🔬 Let’s break some systems together! Our potential research directions are listed on this page for your reference and you can reach out to us to learn more. Also, feel free to BYOI (Bring Your Own Ideas) - your input is highly valued!

General direction


Target: Cyber-Physical Systems (CPS)

  • Lead: Prof. Seulbae Kim
  • Subject systems: robots, drones, autonomous vehicles, satellites, …
1. Verification of logic/algorithm implementation
  • Key question: Are there any discrepancies between the intended logic/algorithm and the actual software implementation?
  • Reference: RoboFuzz, DriveFuzz
2. Tailoring automated software testing techniques for distributed CPS codebases
  • Key question: Can we tailor existing testing techniques/metrics to CPS codebases that are designed as distributed systems?
3. Policy and testing methodologies for live/production systems
  • Key question: How to guarantee safety of production systems during tests?
4. Analysis/discovery of physical attack vectors
  • Key question: Can we systematically attack the software (or the entire cyber-physical system) through physical attacks?
  • Reference: Acoustic attack
5. Creative attacks on sensor and perception layers
  • Key question: How can we (silently) fool the eyes and brain of a cyber-physical system to (maliciously) affect its behavior?
  • Reference: Frustum attack
6. Resource-constrained testing
  • Key question: Many CPS have limited computing power and memory. Can we quickly reveal issues associated when these resources are scarce?
7. Cyber-physical security by design
  • Key question: Can we carefully design the components of CPS to guarantee security? (e.g., by having secure channel between the hardware and software)
8. Exploring (the imperfectness of) physics simulators
  • Key question: Three-dimensional physics simulators are widely used for robotic development and testing. Are there any potential caveats caused by the flaws of the simulators?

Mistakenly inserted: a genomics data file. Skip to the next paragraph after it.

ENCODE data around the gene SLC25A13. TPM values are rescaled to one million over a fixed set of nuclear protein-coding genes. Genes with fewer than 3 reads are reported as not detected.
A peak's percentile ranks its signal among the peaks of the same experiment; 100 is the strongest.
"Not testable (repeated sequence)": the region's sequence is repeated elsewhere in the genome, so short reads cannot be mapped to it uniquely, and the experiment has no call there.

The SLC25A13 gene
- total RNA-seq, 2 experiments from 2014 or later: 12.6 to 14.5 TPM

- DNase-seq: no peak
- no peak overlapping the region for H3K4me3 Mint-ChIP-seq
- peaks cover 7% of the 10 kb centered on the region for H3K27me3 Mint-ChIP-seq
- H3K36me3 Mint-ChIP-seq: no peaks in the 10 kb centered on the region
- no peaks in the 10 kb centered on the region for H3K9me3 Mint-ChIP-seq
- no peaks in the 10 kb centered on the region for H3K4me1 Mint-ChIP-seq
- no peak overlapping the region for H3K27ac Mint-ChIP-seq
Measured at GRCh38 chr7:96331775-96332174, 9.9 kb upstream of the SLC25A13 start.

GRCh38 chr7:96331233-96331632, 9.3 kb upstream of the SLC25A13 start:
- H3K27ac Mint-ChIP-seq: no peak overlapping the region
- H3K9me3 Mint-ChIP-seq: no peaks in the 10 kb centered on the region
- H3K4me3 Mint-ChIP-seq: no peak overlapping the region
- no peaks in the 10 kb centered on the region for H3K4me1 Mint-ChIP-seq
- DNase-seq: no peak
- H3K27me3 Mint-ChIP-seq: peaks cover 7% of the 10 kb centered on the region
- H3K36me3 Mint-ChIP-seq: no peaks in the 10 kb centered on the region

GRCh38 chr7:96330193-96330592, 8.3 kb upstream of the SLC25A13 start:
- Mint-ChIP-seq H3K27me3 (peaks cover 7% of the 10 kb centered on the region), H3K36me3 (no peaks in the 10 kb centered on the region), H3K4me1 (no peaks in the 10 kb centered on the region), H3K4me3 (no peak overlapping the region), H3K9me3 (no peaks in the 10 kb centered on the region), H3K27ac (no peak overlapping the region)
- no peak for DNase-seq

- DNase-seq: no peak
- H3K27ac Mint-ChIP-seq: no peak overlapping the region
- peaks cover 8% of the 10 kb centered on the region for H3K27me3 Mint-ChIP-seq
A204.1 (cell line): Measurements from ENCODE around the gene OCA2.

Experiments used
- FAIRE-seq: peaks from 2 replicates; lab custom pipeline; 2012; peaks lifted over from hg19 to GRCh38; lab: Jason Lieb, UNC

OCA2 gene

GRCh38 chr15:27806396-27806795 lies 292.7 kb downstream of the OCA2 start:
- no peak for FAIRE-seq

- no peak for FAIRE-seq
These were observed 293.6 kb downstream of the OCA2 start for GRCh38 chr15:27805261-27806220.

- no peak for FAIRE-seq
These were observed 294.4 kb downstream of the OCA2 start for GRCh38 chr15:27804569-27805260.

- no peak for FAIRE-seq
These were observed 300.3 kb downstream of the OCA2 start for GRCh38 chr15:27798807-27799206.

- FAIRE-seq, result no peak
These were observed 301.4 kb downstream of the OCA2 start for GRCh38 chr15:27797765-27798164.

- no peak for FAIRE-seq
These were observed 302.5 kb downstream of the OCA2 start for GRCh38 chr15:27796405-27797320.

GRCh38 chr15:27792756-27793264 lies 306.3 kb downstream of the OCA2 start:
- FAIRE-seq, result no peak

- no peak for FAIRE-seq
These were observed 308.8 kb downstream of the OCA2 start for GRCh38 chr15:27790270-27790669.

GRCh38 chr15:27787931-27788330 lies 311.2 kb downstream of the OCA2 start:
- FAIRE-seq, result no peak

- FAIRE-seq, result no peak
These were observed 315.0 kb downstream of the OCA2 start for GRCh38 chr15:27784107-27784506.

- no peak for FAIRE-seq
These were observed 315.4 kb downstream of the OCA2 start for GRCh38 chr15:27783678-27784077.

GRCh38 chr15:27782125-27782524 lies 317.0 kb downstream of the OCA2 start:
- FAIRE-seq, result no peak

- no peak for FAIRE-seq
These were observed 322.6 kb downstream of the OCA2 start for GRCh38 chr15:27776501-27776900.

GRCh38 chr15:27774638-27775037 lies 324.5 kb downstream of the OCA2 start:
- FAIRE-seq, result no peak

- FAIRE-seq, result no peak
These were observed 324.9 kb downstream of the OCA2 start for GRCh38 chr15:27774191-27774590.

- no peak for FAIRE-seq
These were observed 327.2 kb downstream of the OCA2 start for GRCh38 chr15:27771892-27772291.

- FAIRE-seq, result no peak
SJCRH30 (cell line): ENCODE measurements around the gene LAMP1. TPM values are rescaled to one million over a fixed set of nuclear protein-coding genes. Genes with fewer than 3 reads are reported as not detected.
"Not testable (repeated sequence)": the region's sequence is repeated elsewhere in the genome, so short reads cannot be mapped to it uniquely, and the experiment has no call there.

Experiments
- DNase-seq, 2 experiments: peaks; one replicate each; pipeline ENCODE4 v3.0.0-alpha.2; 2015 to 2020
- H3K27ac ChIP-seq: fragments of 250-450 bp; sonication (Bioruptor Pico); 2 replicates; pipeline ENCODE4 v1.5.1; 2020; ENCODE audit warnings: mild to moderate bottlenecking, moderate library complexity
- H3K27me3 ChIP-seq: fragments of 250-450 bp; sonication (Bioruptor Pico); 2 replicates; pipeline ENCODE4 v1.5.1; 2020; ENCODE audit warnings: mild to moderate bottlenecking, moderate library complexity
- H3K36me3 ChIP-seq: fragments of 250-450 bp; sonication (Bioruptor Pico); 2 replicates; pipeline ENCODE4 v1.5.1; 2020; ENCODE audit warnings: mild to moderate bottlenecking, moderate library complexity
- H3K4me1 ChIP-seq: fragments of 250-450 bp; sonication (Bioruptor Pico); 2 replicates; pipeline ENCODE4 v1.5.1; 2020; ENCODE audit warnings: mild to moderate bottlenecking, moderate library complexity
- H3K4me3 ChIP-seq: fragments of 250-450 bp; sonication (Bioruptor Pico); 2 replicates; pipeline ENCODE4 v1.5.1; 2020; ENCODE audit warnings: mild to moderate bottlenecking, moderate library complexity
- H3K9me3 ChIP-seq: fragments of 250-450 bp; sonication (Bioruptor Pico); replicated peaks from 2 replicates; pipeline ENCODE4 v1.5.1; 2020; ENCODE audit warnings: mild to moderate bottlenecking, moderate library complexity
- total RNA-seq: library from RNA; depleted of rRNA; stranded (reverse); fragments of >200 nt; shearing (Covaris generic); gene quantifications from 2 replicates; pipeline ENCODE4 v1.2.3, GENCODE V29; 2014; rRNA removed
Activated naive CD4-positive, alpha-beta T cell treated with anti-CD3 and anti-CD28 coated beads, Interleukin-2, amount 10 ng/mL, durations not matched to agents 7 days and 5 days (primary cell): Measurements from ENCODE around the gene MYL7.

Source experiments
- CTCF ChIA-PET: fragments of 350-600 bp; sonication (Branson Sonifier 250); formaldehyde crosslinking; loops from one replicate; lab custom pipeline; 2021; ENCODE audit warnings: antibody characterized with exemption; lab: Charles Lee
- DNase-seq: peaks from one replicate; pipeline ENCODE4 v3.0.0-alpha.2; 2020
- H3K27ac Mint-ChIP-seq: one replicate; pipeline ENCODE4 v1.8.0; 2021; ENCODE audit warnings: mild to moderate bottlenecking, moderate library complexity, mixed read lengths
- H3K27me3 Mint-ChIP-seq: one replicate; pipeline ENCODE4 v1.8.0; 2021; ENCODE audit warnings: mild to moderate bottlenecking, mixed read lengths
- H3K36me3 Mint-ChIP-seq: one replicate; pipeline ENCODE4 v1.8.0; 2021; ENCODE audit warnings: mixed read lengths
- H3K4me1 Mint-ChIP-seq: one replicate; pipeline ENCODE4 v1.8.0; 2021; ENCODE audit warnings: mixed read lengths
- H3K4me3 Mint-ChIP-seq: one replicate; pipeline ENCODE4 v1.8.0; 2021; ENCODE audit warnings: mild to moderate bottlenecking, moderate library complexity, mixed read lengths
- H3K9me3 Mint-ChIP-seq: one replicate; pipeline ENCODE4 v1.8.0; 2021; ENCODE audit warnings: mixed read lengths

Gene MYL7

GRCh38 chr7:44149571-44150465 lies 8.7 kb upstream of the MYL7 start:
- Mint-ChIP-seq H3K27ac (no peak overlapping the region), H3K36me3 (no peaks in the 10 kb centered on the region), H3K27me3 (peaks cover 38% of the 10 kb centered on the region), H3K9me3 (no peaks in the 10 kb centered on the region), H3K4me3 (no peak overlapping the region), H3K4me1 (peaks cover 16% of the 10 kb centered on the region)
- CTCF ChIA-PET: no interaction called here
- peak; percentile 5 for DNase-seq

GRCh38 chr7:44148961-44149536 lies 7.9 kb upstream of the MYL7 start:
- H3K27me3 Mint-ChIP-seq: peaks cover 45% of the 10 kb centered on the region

Target: Operating Systems and Large Software Systems

  • Lead: Prof. Seulbae Kim
  • Subject systems: Linux/Windows Kernel, web browsers, …
1. Automatically identifying non-memory issues (e.g., performance deradation)
  • Key question: How to design test oracles and testing methodologies for the issues that do not readily manifest (e.g., performance degradation)?
2. Efficiently testing emulated systems
  • Key question: Emulation comes at a cost of (terrible) performance. Can we somehow skip the slow part for testing purposes?
3. Improving fuzzing methodologies
  • Keywords: Directed fuzzing, AI-assisted fuzzing, in-memory fuzzing, …
4. Automated Game testing

Target: AI/ML Security

  • Lead: Prof. Sangdon Park
  • Subject systems: Generative AI, Robot AI
1. Find vulnerabilites of Generative AI!
  • Can we find prompts of Large Language Models (LLMs) to generate sensitive information?
  • You can suggest the rest to me!
2. Secure Generative AI via ML!
  • Can we unlearn sensitive information from LLMs?
  • You can suggest the rest to me!
3. Find vulnerabilites of Robot AI!
  • Can we find adverarial attacks to drive robots to unsafe states?
  • You can suggest the rest to me!
4. Secure Robot AI via ML!
  • Can we learn individual AI for securing Robot AI?
  • You can suggest the rest to me!

Target: Code

  • Lead: Prof. Sangdon Park
  • Subject systems: many program code
1. Find vulnerabilites of code using LLMs!
  • Can we learn LLMs to find vulnerability of code and patch the code?
  • You can suggest the rest to me!